Microsoft Corp has been given until Sept. 15 to strike a deal to purchase TikTok’s U.S. operations, otherwise, the clock will stop ticking for TikTok in America.
For the approximately 100 million active users across the U.S and the 800 million users worldwide who make or watch its bite-sized videos — mostly featuring dance or lip-syncing renditions largely created by Gen-Z youth and celebrities and often sprinkled with humour — this takedown seems like a bit of a joke. But there’s more to it.
Trump and other government officials have expressed national security concerns that TikTok, which is owned by Chinese internet company ByteDance, is sharing user data with the Chinese government. TikTok’s owners have reportedly been trying to quell the U.S. administration’s fears by pledging to sell the app’s U.S. operations.
Microsoft was one of the companies whose name had surfaced in talks, and now with the executive order in place, it has 45 days for a deal to be made.
“We are shocked by the recent executive order, which was issued without any due process,” TikTok said in a statement on Friday.
But months prior, when perhaps Trump did not even know TikTok existed, the company had already taken steps to establish itself as an “American” brand, naming Disney’s former head of streaming Kevin Mayer as CEO. The company boasts it has many high-flying American investors and is itself invested in American jobs, with 1,000 employees hired across the U.S. and plans for an additional 10,000 hires.
So why the heavy-handed ban and why now?
The answer might be a lot less about national security concerns and a lot more about a bruised ego and personal vendetta by President Trump.
Trump’s rally in Tulsa, Okla., was originally set for June 19, or Juneteenth. Considering the history of the carnage of Black Wall Street in Oklahoma, paired with the current political climate, the date proved problematic.
The administration agreed to push back the rally date, and days before the June 20 rally at the BOK Center in Tulsa, the Trump campaign boasted that nearly one million people had registered to attend. Yet come rally day, there were only 6,200 supporters in attendance — one-third of the venue capacity.
Media outlets broadcast the glaring sight of some 13,000 empty blue seats.
While the pandemic and protests happening in Tulsa at the time certainly could have accounted for a smaller turnout than anticipated, the biggest contributing factor came from a far less usual suspect — a TikTok campaign.
The over-hyped rally was sabotaged by TikTok and Twitter users who devised an online campaign to register for tickets to the rally, with no actual intention of showing up.
K-Pop fans quickly spread the message far and wide and youth answered the call of action, providing false names, emails and phone numbers to register their attendance.
Clearly, there was no security verification required for registration, something the Trump administration has to take the blame for and has nothing to do with any app. The goal of the campaign was to give Trump a false ego boost of a “biggest crowd you’ve ever seen” scenario, only to then leave him standing surprised and humiliated by the overwhelming number of no-shows. And it worked. The commander in chief was duped by a group of Gen Zedders.
Not long after the Trump administration learned of the scheme to sabotage the Tulsa rally, it began running anti-TikTok ads on Facebook.
Interestingly, when social media was blamed for its role in manipulating voters during the 2016 election, Trump was far from swift in his response, even with known Russian interference. And despite, or perhaps precisely because it is a medium which does very little to verify the truthfulness of its communication, it’s worthwhile to note that as of last November, the Trump campaign had outspent all other campaigns on social media.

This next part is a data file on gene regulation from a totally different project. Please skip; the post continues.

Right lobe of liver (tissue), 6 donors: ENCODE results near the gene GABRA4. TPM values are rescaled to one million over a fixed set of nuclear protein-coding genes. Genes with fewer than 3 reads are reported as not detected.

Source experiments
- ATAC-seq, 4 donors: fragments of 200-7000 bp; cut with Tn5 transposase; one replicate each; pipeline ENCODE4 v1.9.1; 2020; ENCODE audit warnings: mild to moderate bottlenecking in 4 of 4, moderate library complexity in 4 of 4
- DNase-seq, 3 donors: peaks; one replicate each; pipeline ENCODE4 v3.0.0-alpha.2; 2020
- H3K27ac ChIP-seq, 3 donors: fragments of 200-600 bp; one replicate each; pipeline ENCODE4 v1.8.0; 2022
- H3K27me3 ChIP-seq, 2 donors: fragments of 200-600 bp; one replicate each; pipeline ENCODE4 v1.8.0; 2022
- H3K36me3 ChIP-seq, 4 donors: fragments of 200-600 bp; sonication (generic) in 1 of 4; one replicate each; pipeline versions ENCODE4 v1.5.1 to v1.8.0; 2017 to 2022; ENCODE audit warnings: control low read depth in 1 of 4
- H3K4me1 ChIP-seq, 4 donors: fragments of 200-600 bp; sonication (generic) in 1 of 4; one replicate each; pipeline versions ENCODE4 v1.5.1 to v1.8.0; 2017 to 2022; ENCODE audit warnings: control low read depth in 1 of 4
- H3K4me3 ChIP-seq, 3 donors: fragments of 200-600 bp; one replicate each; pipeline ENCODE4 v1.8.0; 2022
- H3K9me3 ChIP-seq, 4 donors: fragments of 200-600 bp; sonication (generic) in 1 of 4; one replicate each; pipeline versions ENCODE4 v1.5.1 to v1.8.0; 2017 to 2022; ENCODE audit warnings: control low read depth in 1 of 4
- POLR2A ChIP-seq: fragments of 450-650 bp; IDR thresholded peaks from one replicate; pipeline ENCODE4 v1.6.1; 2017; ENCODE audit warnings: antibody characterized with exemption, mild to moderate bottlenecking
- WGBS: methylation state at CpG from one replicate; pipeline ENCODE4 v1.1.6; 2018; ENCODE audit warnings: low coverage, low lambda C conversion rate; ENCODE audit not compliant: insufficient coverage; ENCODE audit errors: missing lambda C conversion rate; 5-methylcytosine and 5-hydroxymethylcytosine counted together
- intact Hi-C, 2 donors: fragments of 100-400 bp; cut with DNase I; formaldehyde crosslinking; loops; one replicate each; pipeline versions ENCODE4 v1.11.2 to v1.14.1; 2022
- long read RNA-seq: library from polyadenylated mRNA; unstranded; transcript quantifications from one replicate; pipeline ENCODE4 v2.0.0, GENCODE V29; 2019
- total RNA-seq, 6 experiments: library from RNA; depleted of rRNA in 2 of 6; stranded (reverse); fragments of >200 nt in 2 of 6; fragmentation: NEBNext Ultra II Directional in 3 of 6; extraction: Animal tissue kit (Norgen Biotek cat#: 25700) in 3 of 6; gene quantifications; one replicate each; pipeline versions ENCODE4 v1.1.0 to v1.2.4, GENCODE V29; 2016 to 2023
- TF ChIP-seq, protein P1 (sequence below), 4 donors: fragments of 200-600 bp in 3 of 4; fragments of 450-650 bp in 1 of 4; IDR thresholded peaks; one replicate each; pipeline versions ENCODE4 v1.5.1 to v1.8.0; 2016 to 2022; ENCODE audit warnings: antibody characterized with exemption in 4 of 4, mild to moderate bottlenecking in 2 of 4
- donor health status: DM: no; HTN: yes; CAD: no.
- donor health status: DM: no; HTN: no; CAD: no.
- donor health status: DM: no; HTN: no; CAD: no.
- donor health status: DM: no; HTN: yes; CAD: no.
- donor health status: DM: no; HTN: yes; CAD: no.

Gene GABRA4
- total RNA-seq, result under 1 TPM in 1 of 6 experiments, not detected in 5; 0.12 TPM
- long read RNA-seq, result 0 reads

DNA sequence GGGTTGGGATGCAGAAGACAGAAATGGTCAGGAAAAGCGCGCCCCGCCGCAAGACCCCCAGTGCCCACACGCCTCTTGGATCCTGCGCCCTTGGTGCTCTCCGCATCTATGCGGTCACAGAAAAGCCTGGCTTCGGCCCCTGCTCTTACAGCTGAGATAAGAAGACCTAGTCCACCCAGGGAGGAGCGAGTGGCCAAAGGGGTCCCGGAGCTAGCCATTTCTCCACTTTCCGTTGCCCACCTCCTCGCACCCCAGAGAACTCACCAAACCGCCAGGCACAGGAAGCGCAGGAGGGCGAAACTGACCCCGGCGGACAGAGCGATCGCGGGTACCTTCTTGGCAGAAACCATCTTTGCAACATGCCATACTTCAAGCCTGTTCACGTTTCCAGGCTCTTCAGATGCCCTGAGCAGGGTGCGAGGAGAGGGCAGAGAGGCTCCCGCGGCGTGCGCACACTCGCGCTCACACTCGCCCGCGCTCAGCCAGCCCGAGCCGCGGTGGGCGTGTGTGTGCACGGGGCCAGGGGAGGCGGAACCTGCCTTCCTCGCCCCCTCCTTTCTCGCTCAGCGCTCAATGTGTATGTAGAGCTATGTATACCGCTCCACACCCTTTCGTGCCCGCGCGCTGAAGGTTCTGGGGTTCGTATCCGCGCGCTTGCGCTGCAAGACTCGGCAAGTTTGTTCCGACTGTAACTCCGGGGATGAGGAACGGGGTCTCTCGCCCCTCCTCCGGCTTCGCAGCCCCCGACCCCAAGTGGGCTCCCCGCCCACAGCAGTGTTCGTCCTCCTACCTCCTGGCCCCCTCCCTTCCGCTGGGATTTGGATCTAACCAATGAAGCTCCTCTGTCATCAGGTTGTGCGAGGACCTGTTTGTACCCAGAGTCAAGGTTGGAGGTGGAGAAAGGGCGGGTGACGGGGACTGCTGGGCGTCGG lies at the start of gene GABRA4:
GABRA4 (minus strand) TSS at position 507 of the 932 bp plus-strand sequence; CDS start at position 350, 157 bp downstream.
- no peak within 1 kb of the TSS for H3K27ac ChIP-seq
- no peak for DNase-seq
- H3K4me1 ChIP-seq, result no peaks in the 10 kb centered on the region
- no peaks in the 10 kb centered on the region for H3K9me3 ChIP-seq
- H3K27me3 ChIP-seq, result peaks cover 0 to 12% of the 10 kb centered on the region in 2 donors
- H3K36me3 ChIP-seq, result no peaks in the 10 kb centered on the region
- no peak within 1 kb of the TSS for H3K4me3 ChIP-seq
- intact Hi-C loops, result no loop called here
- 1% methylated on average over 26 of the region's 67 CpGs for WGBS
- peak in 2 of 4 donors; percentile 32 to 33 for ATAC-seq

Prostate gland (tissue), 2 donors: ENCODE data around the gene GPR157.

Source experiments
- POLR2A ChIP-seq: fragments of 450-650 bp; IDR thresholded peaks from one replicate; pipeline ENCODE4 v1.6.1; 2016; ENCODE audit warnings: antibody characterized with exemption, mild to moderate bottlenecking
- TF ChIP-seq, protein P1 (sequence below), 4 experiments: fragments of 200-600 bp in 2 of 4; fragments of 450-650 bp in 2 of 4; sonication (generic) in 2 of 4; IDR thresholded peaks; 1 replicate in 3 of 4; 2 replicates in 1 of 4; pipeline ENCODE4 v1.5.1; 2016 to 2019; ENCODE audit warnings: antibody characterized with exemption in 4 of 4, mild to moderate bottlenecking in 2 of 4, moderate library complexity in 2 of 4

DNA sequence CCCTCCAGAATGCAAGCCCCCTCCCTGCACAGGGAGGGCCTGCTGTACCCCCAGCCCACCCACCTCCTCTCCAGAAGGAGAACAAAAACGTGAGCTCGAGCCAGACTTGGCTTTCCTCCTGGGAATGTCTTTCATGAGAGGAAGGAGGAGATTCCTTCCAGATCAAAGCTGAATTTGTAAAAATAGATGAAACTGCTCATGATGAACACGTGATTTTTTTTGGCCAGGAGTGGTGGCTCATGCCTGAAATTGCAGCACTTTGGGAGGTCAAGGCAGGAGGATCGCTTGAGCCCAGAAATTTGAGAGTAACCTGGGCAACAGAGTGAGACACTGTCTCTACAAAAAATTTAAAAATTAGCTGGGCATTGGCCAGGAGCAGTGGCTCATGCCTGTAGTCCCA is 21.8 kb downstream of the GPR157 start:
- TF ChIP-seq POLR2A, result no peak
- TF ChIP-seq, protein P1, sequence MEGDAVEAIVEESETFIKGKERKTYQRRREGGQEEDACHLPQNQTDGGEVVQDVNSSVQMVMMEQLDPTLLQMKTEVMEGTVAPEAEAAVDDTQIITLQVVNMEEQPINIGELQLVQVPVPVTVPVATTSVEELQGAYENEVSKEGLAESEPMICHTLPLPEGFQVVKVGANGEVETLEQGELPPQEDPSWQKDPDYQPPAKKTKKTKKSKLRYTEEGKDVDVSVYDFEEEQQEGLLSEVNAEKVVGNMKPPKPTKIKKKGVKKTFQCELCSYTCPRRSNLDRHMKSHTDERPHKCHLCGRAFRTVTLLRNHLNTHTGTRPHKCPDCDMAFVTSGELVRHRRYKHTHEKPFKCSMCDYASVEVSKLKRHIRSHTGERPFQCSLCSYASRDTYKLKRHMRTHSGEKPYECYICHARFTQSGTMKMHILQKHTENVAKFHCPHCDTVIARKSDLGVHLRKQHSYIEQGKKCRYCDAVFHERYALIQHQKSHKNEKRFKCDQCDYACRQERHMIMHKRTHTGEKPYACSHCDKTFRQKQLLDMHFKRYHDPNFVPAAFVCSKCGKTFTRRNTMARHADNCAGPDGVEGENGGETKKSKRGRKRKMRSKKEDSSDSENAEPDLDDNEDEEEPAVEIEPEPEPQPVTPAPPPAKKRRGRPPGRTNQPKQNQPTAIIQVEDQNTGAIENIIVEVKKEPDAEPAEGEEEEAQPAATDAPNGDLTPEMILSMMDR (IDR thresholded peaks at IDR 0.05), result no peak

For a man who has shown his obsession with public mockery and celebrity commentary, being trolled by a group of kids has not sat well with Trump.
However, these youth have also shown that they will be neither bullied nor silenced, even if their fun-loving app is banned. This is a tech-savvy group. When other platforms like Instagram or Snapchat have been banned in schools, kids have found ways to log in with VPN.
TikTokers with millions of followers are already directing their fans to Byte and other platforms. There are quite literally hundreds, if not thousands, of apps that young people experiment with before someone like myself (I’m in my 40s) gets wind of them. By the time I usually do, the kids have already moved on to the next big thing. The president cannot shut down the entire social media network in this game of cat and mouse.
But beyond fun and games, TikTok shows how apps like this are a hub for young activists. Many TikTokers feel that Trump’s threats to ban the app were a direct response to their campaign against him, and that has gotten them even more politically engaged. If they weren’t paying attention to the election before, they probably are now.
Last weekend, nine successful TikTok creators penned an open letter on Medium to Trump to suggest he focus on removing the app from the alleged control of the Chinese Communist Party.
“Our generation has grown up on the internet, but our vision of the internet is going to require more than two gatekeepers,” the letter said. “Why not use this as an opportunity to level the playing field? Remove the app from the CCP’s control while allowing it to remain a bastion of community in a world where we find ourselves so isolated.”
Beyond the U.S. election, Gen Z users claim TikTok is a crucial outlet for education about climate change, systemic racism and the Black Lives Matter movement.
I personally may never have the guts or dancing skills to find myself lip-synching to Lizzo for the world to see, but for the sake of our youth, I hope we can #SaveTikTok.